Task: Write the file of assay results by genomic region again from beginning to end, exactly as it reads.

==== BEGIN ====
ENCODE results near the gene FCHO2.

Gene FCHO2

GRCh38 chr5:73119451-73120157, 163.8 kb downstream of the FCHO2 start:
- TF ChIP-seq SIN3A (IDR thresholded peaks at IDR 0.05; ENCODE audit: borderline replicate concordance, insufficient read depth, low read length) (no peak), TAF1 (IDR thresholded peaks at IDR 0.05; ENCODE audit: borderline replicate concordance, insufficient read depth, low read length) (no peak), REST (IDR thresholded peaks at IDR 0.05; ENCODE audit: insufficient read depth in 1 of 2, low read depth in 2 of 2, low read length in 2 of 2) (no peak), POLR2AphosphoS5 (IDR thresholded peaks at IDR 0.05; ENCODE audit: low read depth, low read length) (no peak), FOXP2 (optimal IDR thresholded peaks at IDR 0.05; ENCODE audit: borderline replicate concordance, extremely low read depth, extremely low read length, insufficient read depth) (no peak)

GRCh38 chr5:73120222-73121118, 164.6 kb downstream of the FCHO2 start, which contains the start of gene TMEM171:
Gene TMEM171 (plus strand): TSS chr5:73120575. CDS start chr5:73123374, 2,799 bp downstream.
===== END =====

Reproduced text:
ENCODE results near the gene FCHO2.

Gene FCHO2

GRCh38 chr5:73119451-73120157, 163.8 kb downstream of the FCHO2 start:
- TF ChIP-seq SIN3A (IDR thresholded peaks at IDR 0.05; ENCODE audit: borderline replicate concordance, insufficient read depth, low read length) (no peak), TAF1 (IDR thresholded peaks at IDR 0.05; ENCODE audit: borderline replicate concordance, insufficient read depth, low read length) (no peak), REST (IDR thresholded peaks at IDR 0.05; ENCODE audit: insufficient read depth in 1 of 2, low read depth in 2 of 2, low read length in 2 of 2) (no peak), POLR2AphosphoS5 (IDR thresholded peaks at IDR 0.05; ENCODE audit: low read depth, low read length) (no peak), FOXP2 (optimal IDR thresholded peaks at IDR 0.05; ENCODE audit: borderline replicate concordance, extremely low read depth, extremely low read length, insufficient read depth) (no peak)

GRCh38 chr5:73120222-73121118, 164.6 kb downstream of the FCHO2 start, which contains the start of gene TMEM171:
Gene TMEM171 (plus strand): TSS chr5:73120575. CDS start chr5:73123374, 2,799 bp downstream.